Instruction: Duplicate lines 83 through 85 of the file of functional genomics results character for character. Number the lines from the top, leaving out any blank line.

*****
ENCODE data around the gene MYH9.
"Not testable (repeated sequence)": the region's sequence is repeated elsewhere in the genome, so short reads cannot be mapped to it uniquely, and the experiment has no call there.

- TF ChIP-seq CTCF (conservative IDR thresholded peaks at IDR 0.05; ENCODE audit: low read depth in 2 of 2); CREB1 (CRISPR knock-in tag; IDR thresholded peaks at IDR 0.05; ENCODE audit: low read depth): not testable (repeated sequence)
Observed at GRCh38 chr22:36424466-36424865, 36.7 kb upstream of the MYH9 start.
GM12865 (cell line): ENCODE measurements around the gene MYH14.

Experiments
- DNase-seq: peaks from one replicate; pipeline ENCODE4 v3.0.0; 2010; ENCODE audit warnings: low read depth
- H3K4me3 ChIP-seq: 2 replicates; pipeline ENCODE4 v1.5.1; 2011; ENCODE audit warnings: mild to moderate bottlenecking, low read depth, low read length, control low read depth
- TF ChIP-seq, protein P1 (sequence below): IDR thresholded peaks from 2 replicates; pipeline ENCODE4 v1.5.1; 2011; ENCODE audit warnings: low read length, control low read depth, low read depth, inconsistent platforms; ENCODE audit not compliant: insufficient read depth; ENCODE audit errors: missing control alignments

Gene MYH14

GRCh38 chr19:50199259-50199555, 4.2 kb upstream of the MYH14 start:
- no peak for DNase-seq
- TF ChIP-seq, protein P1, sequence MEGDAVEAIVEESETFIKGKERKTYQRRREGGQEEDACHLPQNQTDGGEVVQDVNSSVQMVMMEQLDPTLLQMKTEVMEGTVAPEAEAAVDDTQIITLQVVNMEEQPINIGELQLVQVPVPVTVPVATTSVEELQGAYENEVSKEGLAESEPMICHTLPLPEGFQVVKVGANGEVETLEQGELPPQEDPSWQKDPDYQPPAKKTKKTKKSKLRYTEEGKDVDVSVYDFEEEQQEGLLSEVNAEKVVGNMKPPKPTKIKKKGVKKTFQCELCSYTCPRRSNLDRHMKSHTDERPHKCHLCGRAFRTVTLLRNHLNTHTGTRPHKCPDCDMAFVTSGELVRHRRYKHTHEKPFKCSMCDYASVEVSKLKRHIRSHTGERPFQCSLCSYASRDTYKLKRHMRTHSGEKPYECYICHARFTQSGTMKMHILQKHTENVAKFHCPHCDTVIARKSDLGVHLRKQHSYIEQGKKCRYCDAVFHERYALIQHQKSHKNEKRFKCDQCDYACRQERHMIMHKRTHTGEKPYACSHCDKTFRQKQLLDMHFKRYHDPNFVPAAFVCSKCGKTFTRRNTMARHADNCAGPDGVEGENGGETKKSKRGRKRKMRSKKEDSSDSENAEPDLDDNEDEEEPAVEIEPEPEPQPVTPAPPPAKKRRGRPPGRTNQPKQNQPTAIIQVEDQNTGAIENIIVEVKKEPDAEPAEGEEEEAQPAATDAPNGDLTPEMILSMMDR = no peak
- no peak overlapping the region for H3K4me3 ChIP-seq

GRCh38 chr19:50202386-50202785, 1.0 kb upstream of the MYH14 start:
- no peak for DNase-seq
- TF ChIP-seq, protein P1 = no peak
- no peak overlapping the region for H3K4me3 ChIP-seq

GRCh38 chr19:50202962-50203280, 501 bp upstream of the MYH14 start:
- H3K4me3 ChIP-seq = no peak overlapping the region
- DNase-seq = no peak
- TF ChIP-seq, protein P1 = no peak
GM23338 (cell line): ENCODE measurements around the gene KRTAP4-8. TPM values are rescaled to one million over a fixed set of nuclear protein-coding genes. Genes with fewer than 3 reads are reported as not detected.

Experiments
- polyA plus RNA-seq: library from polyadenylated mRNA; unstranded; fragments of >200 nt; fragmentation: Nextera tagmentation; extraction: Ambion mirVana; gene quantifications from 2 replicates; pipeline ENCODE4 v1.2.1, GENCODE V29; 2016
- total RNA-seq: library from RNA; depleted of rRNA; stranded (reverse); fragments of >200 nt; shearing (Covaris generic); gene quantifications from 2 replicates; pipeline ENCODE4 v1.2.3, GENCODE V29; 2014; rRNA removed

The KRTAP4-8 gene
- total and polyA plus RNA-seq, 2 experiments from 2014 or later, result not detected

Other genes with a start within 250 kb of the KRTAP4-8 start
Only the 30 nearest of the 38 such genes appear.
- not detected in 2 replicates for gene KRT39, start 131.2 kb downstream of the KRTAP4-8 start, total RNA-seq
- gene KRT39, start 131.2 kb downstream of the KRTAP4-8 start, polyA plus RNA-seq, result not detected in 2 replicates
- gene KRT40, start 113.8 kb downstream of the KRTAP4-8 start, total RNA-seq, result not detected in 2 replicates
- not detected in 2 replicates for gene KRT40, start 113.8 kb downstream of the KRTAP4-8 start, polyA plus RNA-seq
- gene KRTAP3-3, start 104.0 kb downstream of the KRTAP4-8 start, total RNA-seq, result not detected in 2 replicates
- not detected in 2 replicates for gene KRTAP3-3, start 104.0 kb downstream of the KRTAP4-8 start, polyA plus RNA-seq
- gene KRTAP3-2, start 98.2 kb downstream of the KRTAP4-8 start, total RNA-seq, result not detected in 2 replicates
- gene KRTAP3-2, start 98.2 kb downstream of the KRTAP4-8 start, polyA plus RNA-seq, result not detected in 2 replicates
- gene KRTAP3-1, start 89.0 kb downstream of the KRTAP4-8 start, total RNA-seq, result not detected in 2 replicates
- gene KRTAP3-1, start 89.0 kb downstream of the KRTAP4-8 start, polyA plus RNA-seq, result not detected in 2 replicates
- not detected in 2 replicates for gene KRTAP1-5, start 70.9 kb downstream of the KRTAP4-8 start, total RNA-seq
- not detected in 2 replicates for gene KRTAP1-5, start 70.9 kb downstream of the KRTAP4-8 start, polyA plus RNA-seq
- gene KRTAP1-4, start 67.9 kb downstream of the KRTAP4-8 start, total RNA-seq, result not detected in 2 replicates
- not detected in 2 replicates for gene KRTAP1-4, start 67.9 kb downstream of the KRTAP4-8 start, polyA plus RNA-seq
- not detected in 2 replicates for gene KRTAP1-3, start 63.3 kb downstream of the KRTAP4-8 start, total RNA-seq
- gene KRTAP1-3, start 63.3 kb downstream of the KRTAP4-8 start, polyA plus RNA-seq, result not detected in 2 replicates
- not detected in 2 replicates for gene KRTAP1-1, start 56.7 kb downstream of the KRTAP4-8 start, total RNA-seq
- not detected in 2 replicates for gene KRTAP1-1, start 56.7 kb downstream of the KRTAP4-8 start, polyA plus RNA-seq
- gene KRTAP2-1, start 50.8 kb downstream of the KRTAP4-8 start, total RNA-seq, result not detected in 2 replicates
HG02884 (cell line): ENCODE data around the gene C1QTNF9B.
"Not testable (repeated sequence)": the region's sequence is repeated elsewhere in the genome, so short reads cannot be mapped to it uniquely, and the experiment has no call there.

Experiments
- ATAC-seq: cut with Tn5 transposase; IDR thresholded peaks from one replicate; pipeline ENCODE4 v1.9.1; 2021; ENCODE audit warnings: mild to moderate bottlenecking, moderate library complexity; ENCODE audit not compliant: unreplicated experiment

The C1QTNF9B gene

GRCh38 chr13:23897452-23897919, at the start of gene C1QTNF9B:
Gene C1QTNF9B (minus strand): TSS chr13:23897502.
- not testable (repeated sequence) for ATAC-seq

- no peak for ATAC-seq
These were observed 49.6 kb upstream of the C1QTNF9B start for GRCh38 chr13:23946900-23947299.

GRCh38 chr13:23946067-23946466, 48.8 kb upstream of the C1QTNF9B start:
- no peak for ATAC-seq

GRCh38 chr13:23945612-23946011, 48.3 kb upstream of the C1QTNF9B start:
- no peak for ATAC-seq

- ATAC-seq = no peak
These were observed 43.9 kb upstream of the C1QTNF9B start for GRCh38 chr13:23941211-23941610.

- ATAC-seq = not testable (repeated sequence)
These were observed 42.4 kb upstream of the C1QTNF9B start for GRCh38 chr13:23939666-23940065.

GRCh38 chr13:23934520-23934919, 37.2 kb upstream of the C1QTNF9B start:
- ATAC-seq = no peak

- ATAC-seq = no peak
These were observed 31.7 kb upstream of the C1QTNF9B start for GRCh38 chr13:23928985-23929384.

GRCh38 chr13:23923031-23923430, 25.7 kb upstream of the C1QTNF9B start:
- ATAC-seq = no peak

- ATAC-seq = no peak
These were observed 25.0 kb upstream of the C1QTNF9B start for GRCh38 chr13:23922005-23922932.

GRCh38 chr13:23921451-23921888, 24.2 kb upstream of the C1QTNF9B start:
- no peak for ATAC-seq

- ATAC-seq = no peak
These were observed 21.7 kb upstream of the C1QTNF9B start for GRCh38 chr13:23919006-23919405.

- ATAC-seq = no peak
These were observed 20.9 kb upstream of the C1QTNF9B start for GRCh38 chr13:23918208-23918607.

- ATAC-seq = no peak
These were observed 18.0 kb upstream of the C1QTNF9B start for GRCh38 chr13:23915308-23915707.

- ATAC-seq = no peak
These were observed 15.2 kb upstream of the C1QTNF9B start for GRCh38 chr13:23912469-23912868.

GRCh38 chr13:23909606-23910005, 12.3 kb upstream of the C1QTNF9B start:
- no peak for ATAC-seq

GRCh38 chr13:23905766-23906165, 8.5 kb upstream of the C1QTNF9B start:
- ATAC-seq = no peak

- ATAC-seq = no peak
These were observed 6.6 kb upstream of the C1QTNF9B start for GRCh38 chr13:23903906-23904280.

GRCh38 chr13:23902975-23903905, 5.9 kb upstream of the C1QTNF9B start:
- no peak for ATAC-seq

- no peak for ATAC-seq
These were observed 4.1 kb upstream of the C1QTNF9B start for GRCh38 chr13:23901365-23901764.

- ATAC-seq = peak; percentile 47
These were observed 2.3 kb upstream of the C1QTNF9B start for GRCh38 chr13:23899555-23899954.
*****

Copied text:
These were observed 18.0 kb upstream of the C1QTNF9B start for GRCh38 chr13:23915308-23915707.

- ATAC-seq = no peak
These were observed 15.2 kb upstream of the C1QTNF9B start for GRCh38 chr13:23912469-23912868.